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Wild Horses: Myths vs. the Truth


By TERRI FARLEY
To The Desert Independent

June 27, 2017

For decades, the Department of Interior has taken America's wild horses off public lands to "restore the range." Know why that doesn't work? Wild horses aren't to blame, but Secretary Zinke may neglect to mention the impacts of livestock and extractive industries on the environment.

Budget 2018 calls for killing all wild horses and burros in Bureau of Land Management holding pens. That's about 44,000 equines according to BLM, and the roundups continue, this month. BLM records show more mustangs "gathered" in the first three months of 2017 than were captured in all of 2016.

Few voters want wild horses killed, but they’re bombarded by myths which infer there's no choice.

Myth 1: There are no natural predators to control wild horse population.

Wild horses still have natural predators, but the U.S. Department of Agriculture’s Wildlife Services works hard to change that. In 2016 the agency placated commercial livestock interests by killing 76,963 adult coyotes, destroyed 430 coyote dens containing uncounted pups, 3,791 foxes and 128 pup dens, 997 bobcats, 415 gray wolves, 407 black bears and 334 mountain lions.

Source: Sources are many, varying from L.A. Times to Ag department’s website

Department of Agriculture’s Animal and Plant Health Inspection Service (APHIS)

Myth 2: Wild Horses damage the range unlike livestock whose grazing is controlled by man.

Wild horses’ digestive systems don't process seeds. The seed-bearing food they eat is replanted in their droppings. Fertilizer + seeds = inadvertent farmers. Because mustangs are nomadic, they do their own rotational grazing, moving where their food is in bloom. In theory, livestock is rotated, but ranchers whose livestock grazes public lands are often allowed to “self-monitor."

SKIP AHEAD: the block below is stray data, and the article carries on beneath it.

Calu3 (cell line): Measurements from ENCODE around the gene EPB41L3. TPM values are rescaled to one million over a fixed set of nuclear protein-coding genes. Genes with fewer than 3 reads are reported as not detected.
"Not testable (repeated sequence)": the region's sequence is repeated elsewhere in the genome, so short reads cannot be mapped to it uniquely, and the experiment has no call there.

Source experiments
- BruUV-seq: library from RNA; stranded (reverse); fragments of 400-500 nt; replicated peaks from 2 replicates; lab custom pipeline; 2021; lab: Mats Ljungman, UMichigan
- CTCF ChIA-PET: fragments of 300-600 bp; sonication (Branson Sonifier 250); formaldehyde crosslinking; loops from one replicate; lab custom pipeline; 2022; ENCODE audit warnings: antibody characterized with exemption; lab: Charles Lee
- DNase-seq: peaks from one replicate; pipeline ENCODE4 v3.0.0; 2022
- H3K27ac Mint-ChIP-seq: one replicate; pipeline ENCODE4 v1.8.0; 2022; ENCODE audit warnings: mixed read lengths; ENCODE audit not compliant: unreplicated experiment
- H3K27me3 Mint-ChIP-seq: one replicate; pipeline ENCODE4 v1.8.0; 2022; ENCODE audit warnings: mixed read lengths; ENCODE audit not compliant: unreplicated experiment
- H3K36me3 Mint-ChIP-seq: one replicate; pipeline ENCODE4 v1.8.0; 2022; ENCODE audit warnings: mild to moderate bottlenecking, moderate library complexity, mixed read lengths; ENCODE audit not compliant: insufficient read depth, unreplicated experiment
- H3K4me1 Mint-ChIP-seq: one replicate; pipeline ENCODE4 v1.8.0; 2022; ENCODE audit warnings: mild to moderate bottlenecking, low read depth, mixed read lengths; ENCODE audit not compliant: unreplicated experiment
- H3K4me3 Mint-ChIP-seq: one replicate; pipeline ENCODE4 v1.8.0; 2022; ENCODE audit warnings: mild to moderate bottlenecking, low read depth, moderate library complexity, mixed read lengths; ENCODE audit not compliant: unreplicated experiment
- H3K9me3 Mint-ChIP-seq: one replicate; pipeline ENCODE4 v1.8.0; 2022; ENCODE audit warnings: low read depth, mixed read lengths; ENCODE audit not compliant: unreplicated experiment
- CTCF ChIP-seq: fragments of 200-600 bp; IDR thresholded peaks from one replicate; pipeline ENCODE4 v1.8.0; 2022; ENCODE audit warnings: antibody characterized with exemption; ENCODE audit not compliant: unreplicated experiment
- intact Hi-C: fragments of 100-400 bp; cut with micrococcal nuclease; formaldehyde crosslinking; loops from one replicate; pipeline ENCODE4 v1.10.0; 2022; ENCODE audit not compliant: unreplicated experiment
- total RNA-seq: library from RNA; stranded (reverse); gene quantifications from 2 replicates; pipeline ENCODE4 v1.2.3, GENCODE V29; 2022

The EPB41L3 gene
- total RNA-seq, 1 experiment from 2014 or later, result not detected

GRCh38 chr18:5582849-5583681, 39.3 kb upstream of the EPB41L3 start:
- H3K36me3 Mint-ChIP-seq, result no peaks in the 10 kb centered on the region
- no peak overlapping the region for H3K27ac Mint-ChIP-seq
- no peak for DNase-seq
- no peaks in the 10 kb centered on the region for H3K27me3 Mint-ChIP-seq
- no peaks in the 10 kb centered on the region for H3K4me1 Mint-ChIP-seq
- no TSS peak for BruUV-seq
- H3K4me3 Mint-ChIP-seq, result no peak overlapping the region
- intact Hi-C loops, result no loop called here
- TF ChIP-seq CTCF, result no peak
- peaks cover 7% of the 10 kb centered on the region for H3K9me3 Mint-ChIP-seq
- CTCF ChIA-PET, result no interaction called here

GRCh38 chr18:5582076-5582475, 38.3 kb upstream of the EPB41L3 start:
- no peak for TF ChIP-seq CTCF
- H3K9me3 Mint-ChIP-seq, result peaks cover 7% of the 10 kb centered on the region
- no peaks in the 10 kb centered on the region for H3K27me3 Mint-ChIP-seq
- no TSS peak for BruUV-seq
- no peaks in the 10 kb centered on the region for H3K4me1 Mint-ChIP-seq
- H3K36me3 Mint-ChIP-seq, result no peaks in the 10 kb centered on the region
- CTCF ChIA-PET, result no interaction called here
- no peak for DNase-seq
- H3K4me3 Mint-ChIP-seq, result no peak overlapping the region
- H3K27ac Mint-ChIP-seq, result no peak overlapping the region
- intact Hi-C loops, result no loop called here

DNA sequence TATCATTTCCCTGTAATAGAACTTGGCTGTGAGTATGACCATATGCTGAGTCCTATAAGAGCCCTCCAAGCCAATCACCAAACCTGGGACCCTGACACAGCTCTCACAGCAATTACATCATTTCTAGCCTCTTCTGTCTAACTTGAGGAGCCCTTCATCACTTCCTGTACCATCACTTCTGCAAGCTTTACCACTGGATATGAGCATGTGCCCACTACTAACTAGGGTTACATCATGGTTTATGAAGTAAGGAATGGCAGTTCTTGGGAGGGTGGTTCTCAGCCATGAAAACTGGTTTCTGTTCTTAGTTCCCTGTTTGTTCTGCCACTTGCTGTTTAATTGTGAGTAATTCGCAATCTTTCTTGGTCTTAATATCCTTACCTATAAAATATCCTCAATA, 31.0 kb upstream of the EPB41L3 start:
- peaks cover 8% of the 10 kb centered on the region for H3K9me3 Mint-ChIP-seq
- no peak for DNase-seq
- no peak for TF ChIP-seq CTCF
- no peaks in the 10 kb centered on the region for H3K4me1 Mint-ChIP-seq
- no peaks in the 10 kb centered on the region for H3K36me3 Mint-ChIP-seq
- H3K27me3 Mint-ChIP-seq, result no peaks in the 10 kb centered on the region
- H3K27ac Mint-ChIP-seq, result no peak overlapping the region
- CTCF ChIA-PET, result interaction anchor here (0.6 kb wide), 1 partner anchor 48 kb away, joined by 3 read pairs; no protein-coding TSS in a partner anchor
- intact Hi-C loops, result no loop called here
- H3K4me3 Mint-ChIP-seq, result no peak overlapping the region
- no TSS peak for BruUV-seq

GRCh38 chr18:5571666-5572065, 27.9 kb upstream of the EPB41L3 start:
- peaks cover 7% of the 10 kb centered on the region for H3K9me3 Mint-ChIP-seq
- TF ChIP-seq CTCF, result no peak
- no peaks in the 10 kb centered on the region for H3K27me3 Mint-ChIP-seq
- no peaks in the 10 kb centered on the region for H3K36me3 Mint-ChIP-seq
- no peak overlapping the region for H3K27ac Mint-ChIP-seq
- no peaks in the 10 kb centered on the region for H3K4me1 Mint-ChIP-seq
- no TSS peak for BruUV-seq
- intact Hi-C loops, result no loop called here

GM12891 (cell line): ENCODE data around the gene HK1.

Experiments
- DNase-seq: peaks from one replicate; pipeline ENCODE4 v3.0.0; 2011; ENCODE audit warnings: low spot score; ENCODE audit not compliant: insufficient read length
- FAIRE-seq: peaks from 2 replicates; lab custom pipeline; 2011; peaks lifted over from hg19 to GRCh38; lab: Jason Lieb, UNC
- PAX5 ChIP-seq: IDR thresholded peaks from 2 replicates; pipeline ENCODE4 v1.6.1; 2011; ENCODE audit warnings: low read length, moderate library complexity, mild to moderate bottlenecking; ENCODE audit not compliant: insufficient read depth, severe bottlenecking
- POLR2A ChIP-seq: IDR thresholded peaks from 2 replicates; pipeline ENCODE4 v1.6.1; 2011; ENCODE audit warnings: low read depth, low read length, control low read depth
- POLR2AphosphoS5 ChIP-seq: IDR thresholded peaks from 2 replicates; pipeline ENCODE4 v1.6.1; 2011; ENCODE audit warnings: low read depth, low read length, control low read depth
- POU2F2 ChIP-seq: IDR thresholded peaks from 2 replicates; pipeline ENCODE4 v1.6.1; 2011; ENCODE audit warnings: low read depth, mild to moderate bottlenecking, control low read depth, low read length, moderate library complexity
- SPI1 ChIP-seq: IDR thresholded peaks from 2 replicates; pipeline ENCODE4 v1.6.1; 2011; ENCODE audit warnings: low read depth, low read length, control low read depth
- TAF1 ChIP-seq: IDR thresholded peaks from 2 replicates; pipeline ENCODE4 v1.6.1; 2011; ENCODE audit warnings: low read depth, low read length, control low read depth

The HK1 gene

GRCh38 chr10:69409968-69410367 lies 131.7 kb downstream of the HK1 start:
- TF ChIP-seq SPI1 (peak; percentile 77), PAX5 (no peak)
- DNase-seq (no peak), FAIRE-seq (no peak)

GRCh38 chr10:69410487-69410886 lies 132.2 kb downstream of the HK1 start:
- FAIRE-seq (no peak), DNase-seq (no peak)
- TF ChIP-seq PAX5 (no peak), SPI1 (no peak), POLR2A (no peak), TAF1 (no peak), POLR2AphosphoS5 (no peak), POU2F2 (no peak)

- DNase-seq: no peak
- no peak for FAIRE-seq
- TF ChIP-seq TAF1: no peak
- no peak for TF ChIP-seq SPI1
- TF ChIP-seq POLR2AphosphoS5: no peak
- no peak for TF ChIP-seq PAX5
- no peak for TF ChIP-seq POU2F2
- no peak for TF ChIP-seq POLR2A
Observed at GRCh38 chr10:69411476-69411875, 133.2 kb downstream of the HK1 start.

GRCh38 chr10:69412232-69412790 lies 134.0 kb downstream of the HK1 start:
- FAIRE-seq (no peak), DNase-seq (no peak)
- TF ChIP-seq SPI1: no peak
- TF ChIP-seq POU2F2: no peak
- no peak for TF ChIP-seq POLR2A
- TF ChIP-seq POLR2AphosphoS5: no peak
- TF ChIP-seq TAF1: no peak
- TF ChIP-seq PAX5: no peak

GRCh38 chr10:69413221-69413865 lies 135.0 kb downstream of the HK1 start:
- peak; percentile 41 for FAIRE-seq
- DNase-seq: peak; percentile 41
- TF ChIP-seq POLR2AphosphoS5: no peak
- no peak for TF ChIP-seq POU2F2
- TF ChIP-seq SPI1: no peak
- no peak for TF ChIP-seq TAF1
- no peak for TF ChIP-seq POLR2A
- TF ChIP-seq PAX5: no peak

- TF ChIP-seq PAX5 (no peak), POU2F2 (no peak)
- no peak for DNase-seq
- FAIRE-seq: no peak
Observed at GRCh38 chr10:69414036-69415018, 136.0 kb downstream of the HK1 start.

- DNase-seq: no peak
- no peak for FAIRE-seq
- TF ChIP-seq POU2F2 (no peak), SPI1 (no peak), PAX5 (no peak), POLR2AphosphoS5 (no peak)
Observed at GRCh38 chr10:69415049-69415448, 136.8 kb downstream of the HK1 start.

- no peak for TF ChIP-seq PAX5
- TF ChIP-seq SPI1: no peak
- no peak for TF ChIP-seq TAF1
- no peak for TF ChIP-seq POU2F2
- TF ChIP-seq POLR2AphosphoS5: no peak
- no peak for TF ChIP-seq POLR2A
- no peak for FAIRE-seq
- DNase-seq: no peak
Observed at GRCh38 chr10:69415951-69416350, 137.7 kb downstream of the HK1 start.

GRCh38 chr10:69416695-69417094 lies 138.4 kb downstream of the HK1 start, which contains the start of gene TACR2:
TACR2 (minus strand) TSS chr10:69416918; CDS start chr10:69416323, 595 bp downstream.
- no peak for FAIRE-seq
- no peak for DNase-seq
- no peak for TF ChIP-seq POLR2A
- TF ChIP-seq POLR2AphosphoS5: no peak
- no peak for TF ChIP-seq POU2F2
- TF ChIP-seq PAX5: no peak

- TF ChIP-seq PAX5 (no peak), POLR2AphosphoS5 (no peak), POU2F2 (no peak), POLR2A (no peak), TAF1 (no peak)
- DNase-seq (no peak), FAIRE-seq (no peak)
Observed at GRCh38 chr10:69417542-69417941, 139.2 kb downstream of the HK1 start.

Range restoration by wild horses is recognized in places outside the U.S. Patagonia's reintroduction of wild horses has slowed and sometimes even stopped desertification by sheep.

Natural equine behavior is easier on riparian areas than that of livestock. As prey animals, wild horses normally drink from the edge instead of wading in and defecating in bodies of water.

http://newprairiepress.org/cgi/viewcontent.cgi?article=1129&context=sfh

Myth 3: Wild horses overpopulate public lands.

Estimates vary (National Academy of Sciences criticized Bureau of Land Management's sketchy data-gathering), but BLM admits commercial livestock outnumbers wild horses on public lands by at least 30‑1.

Wild horses that aren't removed have been pushed from historic territories into limited public lands habitat. In the last 5 decades, other uses – including corporate ranching, gas, oil and mining – have claimed 22.2 million acres.

https://www.blm.gov/programs/wild-horse-and-burro/about-the-program/myths-and-facts

Myth 4: Wild Horses are not native to North America.

Modern science, especially DNA testing, contradicts this myth. Paleolithic horses and modern equines share the same DNA. BLM’s website encourages acceptance of old science, claiming "horses disappearance from the Western Hemisphere for over 10,000 years," despite facts that prove the window of "gone time" has narrowed to 7,000 years.

Source: Dr. Beth Shapiro Dr. Ross MacPhee https://pgl.soe.ucsc.edu/research.html

Myth 5: Wild Horse Management by BLM is humane.

Interior Department websites have recently been data cleansed, but 2010 helicopter round-ups in the Calico Mountains of Nevada were well-documented. BLM reported 113 deaths from broken pelvic bones, necks, skulls and spines, ruptured eyeballs, hoof slough, and birthing “accidents” in which 40 mares suffered spontaneous miscarriages and bore dead foals. BLM claims not to sell captured mustangs to slaughter, but the Office of the Inspector General found 1700 wild horses were sold to a single kill-buyer 2008-2012.

https://www.doioig.gov/reports/investigative-report-bureau-land-management-wild-horse-buyer 1700



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